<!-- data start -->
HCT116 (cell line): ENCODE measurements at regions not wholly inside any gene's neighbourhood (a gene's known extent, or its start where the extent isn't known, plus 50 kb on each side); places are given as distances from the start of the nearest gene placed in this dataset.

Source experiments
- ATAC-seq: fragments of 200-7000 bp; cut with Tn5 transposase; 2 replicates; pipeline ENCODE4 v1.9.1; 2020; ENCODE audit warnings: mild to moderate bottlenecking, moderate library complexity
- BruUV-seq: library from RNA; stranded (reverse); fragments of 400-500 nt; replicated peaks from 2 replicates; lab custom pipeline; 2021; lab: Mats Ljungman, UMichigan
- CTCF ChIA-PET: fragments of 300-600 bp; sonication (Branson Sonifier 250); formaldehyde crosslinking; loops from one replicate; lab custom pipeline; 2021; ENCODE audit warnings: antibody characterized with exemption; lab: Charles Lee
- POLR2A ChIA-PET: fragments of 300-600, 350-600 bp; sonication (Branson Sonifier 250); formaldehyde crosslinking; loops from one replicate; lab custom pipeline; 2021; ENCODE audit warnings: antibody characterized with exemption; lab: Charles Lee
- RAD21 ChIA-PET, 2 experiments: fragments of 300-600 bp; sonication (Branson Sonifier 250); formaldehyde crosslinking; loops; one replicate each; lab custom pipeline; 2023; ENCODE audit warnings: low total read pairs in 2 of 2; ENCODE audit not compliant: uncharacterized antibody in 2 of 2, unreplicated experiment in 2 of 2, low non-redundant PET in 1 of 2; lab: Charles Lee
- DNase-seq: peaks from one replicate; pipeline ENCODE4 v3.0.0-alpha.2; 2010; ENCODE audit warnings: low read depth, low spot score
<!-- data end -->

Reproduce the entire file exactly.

HCT116 (cell line): ENCODE measurements at regions not wholly inside any gene's neighbourhood (a gene's known extent, or its start where the extent isn't known, plus 50 kb on each side); places are given as distances from the start of the nearest gene placed in this dataset.

Source experiments
- ATAC-seq: fragments of 200-7000 bp; cut with Tn5 transposase; 2 replicates; pipeline ENCODE4 v1.9.1; 2020; ENCODE audit warnings: mild to moderate bottlenecking, moderate library complexity
- BruUV-seq: library from RNA; stranded (reverse); fragments of 400-500 nt; replicated peaks from 2 replicates; lab custom pipeline; 2021; lab: Mats Ljungman, UMichigan
- CTCF ChIA-PET: fragments of 300-600 bp; sonication (Branson Sonifier 250); formaldehyde crosslinking; loops from one replicate; lab custom pipeline; 2021; ENCODE audit warnings: antibody characterized with exemption; lab: Charles Lee
- POLR2A ChIA-PET: fragments of 300-600, 350-600 bp; sonication (Branson Sonifier 250); formaldehyde crosslinking; loops from one replicate; lab custom pipeline; 2021; ENCODE audit warnings: antibody characterized with exemption; lab: Charles Lee
- RAD21 ChIA-PET, 2 experiments: fragments of 300-600 bp; sonication (Branson Sonifier 250); formaldehyde crosslinking; loops; one replicate each; lab custom pipeline; 2023; ENCODE audit warnings: low total read pairs in 2 of 2; ENCODE audit not compliant: uncharacterized antibody in 2 of 2, unreplicated experiment in 2 of 2, low non-redundant PET in 1 of 2; lab: Charles Lee
- DNase-seq: peaks from one replicate; pipeline ENCODE4 v3.0.0-alpha.2; 2010; ENCODE audit warnings: low read depth, low spot score